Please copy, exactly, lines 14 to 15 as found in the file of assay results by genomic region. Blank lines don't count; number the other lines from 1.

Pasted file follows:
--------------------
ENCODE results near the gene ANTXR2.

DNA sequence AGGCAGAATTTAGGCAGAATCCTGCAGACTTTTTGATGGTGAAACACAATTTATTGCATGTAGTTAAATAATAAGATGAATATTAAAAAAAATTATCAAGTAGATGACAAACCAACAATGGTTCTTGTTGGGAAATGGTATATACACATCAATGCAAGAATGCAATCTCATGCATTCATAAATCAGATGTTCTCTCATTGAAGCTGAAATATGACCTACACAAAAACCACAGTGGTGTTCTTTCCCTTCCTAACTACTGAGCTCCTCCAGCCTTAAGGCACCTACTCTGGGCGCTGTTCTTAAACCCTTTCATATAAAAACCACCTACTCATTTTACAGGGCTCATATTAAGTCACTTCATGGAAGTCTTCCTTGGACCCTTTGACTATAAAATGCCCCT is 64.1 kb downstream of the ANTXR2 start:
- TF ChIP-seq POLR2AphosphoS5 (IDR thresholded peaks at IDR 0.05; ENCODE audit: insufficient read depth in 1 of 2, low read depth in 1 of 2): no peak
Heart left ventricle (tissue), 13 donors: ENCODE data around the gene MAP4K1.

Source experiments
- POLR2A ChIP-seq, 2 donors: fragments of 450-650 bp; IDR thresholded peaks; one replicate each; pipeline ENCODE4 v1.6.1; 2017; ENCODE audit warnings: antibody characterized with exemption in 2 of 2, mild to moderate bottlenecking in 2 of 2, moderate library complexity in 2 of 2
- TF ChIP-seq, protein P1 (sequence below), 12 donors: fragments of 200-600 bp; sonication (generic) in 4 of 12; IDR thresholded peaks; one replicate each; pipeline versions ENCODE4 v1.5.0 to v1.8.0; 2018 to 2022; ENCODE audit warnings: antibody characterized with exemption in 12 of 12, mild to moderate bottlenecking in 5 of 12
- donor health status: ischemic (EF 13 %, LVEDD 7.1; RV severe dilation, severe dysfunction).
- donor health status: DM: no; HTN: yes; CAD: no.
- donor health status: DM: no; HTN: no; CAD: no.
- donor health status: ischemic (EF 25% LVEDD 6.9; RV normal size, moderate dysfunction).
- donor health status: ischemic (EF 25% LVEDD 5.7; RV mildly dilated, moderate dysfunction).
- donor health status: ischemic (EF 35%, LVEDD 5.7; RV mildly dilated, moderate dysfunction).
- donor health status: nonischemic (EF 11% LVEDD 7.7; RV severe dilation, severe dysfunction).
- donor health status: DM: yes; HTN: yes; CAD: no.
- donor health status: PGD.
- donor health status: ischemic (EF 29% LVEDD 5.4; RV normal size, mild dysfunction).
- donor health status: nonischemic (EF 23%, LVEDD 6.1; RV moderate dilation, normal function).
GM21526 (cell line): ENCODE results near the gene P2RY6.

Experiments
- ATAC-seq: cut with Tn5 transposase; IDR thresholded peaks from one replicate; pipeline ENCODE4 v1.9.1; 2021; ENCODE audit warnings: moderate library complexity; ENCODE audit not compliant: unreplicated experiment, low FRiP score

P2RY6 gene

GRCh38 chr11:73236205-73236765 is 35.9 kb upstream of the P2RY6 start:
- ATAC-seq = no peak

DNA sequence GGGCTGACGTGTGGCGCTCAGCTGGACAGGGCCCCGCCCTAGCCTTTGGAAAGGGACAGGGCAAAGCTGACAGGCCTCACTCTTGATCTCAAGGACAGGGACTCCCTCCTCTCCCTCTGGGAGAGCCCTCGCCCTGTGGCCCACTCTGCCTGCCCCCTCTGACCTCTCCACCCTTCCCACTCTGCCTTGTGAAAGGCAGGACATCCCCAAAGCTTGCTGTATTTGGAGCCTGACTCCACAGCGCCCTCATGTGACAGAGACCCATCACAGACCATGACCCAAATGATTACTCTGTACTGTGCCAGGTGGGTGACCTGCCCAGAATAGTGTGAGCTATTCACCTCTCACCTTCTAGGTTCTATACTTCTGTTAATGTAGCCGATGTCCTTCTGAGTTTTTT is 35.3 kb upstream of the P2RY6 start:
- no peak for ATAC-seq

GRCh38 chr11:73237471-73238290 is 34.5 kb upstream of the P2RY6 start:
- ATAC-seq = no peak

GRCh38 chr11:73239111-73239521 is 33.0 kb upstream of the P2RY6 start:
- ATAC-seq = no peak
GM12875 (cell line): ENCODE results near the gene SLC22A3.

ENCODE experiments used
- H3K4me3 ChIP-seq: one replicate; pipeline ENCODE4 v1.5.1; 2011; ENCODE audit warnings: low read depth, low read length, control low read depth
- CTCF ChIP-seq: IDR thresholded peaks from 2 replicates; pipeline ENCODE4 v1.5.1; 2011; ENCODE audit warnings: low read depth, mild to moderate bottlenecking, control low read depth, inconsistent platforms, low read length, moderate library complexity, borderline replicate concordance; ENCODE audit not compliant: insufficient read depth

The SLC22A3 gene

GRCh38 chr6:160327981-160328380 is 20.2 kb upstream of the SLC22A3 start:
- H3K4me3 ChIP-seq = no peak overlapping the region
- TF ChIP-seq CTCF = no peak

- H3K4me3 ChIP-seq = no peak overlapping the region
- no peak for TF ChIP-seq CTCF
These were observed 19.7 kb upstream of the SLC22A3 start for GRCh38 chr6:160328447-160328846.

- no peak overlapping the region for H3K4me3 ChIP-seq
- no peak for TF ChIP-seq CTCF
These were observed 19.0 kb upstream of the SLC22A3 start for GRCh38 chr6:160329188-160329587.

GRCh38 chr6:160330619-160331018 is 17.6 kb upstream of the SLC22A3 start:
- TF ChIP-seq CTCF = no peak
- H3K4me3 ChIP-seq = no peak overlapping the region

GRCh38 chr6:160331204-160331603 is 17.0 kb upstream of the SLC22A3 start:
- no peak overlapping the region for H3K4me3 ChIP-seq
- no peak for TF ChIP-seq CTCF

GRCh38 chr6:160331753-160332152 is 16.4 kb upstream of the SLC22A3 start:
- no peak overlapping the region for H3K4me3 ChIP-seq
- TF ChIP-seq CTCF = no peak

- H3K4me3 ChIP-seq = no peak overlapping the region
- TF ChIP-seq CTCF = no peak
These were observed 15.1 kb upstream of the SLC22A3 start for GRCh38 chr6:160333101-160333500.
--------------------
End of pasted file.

- donor health status: nonischemic (EF 11% LVEDD 7.7; RV severe dilation, severe dysfunction).
- donor health status: DM: yes; HTN: yes; CAD: no.